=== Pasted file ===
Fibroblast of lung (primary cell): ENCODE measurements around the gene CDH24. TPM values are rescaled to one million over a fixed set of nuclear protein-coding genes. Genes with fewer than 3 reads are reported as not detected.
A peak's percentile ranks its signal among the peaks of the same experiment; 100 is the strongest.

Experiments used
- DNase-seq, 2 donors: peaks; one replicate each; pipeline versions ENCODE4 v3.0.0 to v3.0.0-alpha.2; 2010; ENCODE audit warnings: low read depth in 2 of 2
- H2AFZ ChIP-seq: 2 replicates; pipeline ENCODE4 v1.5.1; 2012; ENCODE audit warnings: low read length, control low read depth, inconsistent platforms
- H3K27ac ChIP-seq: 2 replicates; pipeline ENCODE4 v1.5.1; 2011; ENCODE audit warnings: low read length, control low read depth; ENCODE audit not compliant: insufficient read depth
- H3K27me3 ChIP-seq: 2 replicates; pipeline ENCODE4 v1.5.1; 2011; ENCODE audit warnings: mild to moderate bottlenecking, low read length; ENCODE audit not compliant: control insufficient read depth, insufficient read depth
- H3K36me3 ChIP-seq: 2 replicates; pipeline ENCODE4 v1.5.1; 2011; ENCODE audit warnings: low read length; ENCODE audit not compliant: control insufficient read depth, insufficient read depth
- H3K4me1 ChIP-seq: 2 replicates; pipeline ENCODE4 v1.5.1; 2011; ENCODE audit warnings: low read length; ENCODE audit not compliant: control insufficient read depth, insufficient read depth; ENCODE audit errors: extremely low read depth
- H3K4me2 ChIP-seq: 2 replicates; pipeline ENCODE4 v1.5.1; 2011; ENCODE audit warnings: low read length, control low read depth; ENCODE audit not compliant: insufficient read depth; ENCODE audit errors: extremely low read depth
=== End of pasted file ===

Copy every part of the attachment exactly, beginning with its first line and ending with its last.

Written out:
Fibroblast of lung (primary cell): ENCODE measurements around the gene CDH24. TPM values are rescaled to one million over a fixed set of nuclear protein-coding genes. Genes with fewer than 3 reads are reported as not detected.
A peak's percentile ranks its signal among the peaks of the same experiment; 100 is the strongest.

Experiments used
- DNase-seq, 2 donors: peaks; one replicate each; pipeline versions ENCODE4 v3.0.0 to v3.0.0-alpha.2; 2010; ENCODE audit warnings: low read depth in 2 of 2
- H2AFZ ChIP-seq: 2 replicates; pipeline ENCODE4 v1.5.1; 2012; ENCODE audit warnings: low read length, control low read depth, inconsistent platforms
- H3K27ac ChIP-seq: 2 replicates; pipeline ENCODE4 v1.5.1; 2011; ENCODE audit warnings: low read length, control low read depth; ENCODE audit not compliant: insufficient read depth
- H3K27me3 ChIP-seq: 2 replicates; pipeline ENCODE4 v1.5.1; 2011; ENCODE audit warnings: mild to moderate bottlenecking, low read length; ENCODE audit not compliant: control insufficient read depth, insufficient read depth
- H3K36me3 ChIP-seq: 2 replicates; pipeline ENCODE4 v1.5.1; 2011; ENCODE audit warnings: low read length; ENCODE audit not compliant: control insufficient read depth, insufficient read depth
- H3K4me1 ChIP-seq: 2 replicates; pipeline ENCODE4 v1.5.1; 2011; ENCODE audit warnings: low read length; ENCODE audit not compliant: control insufficient read depth, insufficient read depth; ENCODE audit errors: extremely low read depth
- H3K4me2 ChIP-seq: 2 replicates; pipeline ENCODE4 v1.5.1; 2011; ENCODE audit warnings: low read length, control low read depth; ENCODE audit not compliant: insufficient read depth; ENCODE audit errors: extremely low read depth